HC Deb 25 February 1914 vol 58 cc1787-9

I beg leave to move, "That leave be given to introduce a Bill to amend the Factory and Workshops Act, 1910, by reducing the period of employment in cotton factories to forty-eight hours per week."

The cotton industry is the second largest industry in the United Kingdom. It employs over 600,000 workers, four-fifths of whom are women, young persons, and children. The subject of this Bill has been balloted among the different classes of workers in the cotton trade, and they have decided by very large majorities in favour of the reduction which is now proposed. In the skilled trades males and boys work from forty-six to fifty-two hours per week, while at the present time in the cotton trade the period is fifty-five and a half hours. In the last thirty-nine years there has been a reduction of only one hour per week in connection with the textile trades generally. When we consider the fact that during that period machinery has been speeded up to a considerable extent—no less than 20 per cent.—and when we consider that the industry is carried on at much greater pressure on the work-people than was formerly the case, I think we are entitled to ask that something should be done for their relief in this respect. The workpeople and employés pursue their calling in a very heated atmosphere. The cotton mills generally have an atmosphere ranging from 70 degrees to over 100 degrees, with the result that the people become excessively tired sooner than they would under a lower temperature. It is in order to secure the health of the workers and their increased efficiency that I ask leave to introduce this Bill. We think that the workers should have more time for relaxation than they get at the present time, besides which, if the period of work were reduced by seven and a half boars per week, they would have snore time not only for relaxation, but would be enabled to recuperate in a way that is not possible now.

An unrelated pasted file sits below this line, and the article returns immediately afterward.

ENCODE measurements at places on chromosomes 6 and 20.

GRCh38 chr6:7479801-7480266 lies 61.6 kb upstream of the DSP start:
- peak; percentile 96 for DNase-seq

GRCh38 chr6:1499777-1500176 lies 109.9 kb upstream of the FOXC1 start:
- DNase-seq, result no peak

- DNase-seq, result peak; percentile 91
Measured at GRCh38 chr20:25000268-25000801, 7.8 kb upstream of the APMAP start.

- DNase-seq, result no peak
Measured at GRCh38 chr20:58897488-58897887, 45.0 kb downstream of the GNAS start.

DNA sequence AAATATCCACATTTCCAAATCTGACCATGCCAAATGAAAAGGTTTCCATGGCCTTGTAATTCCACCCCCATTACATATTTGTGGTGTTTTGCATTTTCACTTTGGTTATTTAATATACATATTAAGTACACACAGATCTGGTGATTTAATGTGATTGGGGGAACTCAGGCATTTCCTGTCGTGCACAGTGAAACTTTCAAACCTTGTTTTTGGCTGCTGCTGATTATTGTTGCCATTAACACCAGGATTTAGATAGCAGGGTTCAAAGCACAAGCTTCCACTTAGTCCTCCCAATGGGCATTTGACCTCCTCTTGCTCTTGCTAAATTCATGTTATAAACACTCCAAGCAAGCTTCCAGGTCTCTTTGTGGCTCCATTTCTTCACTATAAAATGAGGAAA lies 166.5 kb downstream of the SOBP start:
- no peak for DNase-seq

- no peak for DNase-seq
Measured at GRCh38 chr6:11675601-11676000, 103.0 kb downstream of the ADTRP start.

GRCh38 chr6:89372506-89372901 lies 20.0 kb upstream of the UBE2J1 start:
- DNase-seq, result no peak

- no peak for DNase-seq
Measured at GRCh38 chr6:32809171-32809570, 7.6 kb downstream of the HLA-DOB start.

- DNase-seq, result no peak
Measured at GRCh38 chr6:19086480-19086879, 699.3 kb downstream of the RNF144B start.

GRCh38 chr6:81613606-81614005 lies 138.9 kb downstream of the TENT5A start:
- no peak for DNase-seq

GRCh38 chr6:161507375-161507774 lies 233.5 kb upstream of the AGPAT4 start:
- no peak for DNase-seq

While the hours of labour have been reduced only one hour in the last thirty-nine years, the cotton mills on the Continent of Europe and in America have reduced the period of employment from seventy-two hours to fifty-eight hours in thirty years, a reduction of fourteen hours. Formerly it was this country which used to lead the way in regard to the period of employment, but now we only hold second place. In the State of Massachusetts they have passed a law, which is now in operation, fixing the hours of employment in cotton mills and textile mills at fifty-four hours a week, and probably they will extend that still further. The Bill which I ask leave to introduce proposes to effect a reduction of hours by easy stages of two and a half hours for three years. From the 1st of July, 1915, to the 1st of July, 1916, it is proposed that the period of employment shall remain the same as at present, except that, instead of starting work at six o'clock on Monday morning, the work shall commence at nine o'clock. From the 1st July, 1916, to the same date in 1917, it is proposed that the period of employment shall be the same as at present, except that the work should commence at nine o'clock on Monday morning and nine o'clock on Tuesday morning. In 1917 the Bill proposes to make a complete change. Instead of commencing at nine o'clock on Monday and Tuesday mornings, we propose to commence at 8.30 on Monday morning, and at six o'clock on Tuesday, Wednesday, Thursday and Friday mornings, and that work shall then close for the week. We believe that this is absolutely necessary for the purpose of improving the health of the workpeople, and of creating greater efficiency. Seeing that this measure is backed by hundreds of thousands of operatives connected with the cotton industry, I ask leave to introduce the Bill.

Bill ordered to be brought in by Mr. Gill, Mr. Clynes, Mr. Snowden, Mr. Sutton, Mr. Tyson Wilson, and Mr. Albert Smith. Presented accordingly, and read the first time; to -be read a second time upon Tuesday, 10th March, and to be printed. [Bill 74.]

Forward to